UPDATE May 7, 2013
We are back in the Philippines on Malapascua Island, where we met a guy on the beach who said he just received a text that the Mt. Mayon had erupted again, killing four tourists. There was nothing on it at CNN, but later in the day the news broke that four German tourists died, and their Philippino guide, hit by rocks that erupted out of the top. They were part of a large group that was climbing the volcano. Why they were on the Volcano in the first place I have no idea, the government had been evacuating the farmers living on the volcano for some weeks. This volcano is under constant scrutiny by the volcanologist living at the station, and has sensors all over it. I can’t know for sure, but this seems to me that profit was put over safety. If you have to evacuate your homes on the volcano, than you should not be climbing it for fun. When ever I step foot on an active Volcano, I know I am putting my life at risk. If you are interested in learning more about Mt. Mayon, Legazpi, and the area around it, below is a reprinting of my blog from that time and a link to CNN’s report on it.
Mt. Mayon Eruption

Nothing like a night bus to jump start a journey. We decided the best way to make some good distance from Manila was to sleep while we traveled. Ha! Sleep, what a funny word. You end up contorting your body into all kinds of weird yoga positions trying to gain some comfort. Legs up, legs down, curl this way, slouch down, throw your legs over Yvonne, then back to slouching. Hell, at one point I curled up in fetal position, whatever I could think of to try to sleep. What we ended up doing was being bounced around as our mad man bus driver whipped hairpin curves and slammed his breaks at all kinds of random moments. There was no guessing what that man was up to, but shit was he a crazy driver. We had two stops the whole night, so doing my normal trick of getting a good buzz on and crashing does not work without a toilet on board. So twelve uncomfortable hours later you look out the window and see the sun rising over a huge volcano. It’s moments like this that you realise you are not in Kansas anymore. The discomfort of the journey is already a faded memory though the sore neck lasted three days.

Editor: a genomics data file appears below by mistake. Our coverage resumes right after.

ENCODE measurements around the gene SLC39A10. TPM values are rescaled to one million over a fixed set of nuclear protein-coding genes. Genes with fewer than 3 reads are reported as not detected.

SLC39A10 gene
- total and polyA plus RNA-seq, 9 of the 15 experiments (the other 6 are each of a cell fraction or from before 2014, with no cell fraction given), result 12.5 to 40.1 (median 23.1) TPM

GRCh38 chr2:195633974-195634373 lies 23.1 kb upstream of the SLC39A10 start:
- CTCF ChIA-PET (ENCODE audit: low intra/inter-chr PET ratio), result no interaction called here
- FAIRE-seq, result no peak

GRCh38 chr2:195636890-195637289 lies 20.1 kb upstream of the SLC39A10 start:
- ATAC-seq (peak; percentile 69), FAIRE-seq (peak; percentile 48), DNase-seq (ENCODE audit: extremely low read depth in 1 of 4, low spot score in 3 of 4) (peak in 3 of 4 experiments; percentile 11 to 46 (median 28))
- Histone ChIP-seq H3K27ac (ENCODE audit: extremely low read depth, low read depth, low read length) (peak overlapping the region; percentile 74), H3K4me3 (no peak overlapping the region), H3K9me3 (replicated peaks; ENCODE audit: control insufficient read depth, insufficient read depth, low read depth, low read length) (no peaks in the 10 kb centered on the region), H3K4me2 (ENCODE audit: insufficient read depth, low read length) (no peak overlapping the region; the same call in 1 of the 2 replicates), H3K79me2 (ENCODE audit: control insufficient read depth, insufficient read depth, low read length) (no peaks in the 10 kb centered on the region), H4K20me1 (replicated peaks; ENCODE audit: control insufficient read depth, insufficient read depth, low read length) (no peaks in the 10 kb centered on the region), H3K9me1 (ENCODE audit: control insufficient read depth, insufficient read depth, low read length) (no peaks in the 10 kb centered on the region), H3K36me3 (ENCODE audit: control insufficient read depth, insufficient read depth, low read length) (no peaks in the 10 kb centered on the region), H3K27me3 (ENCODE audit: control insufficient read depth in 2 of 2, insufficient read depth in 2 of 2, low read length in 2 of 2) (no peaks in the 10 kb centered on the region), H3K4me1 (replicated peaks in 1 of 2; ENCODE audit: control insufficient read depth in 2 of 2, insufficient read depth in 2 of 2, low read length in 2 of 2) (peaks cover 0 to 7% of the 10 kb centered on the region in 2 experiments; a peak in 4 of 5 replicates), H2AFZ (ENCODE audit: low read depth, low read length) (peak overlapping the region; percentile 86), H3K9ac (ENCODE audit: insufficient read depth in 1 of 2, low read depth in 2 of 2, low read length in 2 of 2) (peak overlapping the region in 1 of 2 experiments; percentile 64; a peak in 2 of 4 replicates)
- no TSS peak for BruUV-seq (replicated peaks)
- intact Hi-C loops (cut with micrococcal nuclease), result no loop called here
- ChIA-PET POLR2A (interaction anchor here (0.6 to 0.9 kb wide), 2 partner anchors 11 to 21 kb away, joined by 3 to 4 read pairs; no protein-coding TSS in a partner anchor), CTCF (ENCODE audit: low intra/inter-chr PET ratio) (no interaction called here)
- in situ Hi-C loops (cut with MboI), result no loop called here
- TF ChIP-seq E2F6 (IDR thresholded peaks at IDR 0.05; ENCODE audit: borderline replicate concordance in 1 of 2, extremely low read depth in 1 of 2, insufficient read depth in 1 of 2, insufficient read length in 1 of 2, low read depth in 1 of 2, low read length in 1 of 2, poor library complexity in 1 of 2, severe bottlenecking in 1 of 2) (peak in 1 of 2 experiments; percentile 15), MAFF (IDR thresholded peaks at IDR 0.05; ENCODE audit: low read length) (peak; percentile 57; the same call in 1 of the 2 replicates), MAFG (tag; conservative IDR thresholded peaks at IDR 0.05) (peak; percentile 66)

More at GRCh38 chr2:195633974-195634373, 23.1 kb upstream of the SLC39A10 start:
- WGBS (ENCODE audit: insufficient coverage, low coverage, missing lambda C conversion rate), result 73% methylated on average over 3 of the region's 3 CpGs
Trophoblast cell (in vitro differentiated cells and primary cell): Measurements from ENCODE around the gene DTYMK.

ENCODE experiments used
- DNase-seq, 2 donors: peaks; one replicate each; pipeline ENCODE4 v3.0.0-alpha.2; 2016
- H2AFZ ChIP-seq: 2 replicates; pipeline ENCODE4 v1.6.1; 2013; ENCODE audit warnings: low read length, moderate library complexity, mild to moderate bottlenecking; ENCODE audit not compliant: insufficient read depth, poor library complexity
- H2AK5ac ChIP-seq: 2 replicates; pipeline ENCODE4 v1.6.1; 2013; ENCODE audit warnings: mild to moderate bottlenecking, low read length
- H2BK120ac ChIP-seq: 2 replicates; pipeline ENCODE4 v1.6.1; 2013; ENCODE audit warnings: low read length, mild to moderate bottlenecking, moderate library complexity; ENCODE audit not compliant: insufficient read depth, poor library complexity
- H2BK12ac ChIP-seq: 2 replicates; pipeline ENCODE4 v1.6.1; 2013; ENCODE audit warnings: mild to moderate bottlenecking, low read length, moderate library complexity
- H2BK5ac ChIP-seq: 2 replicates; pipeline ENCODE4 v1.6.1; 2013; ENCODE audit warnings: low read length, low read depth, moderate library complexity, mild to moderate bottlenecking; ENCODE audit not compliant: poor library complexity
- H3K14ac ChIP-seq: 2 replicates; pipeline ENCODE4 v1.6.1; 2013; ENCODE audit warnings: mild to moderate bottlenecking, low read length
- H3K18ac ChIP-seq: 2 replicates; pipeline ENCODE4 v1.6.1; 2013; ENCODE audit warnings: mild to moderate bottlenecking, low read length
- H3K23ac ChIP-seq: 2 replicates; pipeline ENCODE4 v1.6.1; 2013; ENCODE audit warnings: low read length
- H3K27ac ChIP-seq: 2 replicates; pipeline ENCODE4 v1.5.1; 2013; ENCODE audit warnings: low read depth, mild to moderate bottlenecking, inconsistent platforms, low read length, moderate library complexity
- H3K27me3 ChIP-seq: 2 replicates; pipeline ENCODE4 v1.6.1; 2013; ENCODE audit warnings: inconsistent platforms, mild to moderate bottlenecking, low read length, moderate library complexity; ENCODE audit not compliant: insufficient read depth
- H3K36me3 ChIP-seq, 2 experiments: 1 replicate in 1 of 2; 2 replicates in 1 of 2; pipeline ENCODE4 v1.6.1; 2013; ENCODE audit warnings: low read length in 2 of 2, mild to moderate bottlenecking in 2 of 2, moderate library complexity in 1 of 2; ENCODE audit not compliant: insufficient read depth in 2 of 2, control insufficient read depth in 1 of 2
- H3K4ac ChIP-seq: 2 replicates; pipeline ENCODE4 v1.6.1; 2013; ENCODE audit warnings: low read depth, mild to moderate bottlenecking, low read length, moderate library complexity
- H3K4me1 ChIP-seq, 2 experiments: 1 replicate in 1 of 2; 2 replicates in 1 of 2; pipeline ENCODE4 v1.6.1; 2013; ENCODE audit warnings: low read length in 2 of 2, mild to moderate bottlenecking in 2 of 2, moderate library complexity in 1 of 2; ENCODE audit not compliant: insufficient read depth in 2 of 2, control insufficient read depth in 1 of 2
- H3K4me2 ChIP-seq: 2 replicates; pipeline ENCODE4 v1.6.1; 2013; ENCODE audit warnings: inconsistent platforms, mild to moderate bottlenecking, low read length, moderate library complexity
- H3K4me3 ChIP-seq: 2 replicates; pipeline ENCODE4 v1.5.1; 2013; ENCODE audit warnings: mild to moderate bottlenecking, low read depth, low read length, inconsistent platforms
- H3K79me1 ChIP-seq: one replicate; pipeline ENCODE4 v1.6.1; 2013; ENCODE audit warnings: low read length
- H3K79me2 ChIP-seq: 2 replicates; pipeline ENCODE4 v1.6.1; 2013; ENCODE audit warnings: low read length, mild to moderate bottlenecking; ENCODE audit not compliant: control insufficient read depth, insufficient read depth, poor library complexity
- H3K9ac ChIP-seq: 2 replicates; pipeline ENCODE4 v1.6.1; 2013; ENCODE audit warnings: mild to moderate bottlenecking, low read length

We mentioned to our bus driver that we were staying in Casablanca, at a certain point he slams to a screeching halt. We are quickly ushered off the bus, of course leaving a bag in the over head, and told a tricycle will take us. Our heads are both enveloped with the fog of sleep, or lack of. We did not even get a chance to get our bearings when the bus zipps off leaving us in a cloud of diesel exhaust and road dust. We heave our bags on a small rack on the back, tied with some sort of plant fiber, and squeeze our way into the cab. The poor tricycle did not even have the strength to haul two massive backpacks, two day packs, and us. We were so smooshed in that it was a team effort just to breath. This was our first trycycle ride, what a blast! Of course we ended up at the wrong hotel. And now we were awake at 6.30 in the morning, exhausted but edgy. So a walk for food was in order.

Well wandering through a port town in a haze is pretty exciting. People are busy about their day loading ships, setting off to go fishing, heading to work, school, and life. All this bustle, and no clear breakfast spots. We walk around sleeping lion hill, and find a nice little hut under it. So I try to order a coke but get a whole cocunut instead. Welcome to lovely Legazpi.

Legazpi is a port town at the south eastern part of Luzon island. It’s a large city but still has a very small feel to it. It’s definitely more low key then Manila, but has an energy all it’s own. The majority of vehicles are tricycles here, with perhaps a quarter percent jeepneys and trucks, and maybe one percent cars. Everything has a gritty feel, stray cats and dogs everywhere, and poor families working in shacks as well as living in them. Parents wash their kids on the street as their kids dodge in and out of traffic.

I would not have thought there was very much money in the city at all, except for the two malls. And as we were to discover, everything revolves around the malls here. They are such a extreme contrast to the outside. All modern and air-conditioned, with everything you would get in western malls; Coach bags, Luis Vuitton cases, and chain restaurants. But in front of the mall you have shack towns made out of scraps where people live and work. The contrast really never ceases to amaze me. We later discovered huge houses behind large walls wih security guards, but under those very walls were shacks and hovels and looming above all this madness was Mt. Mayon.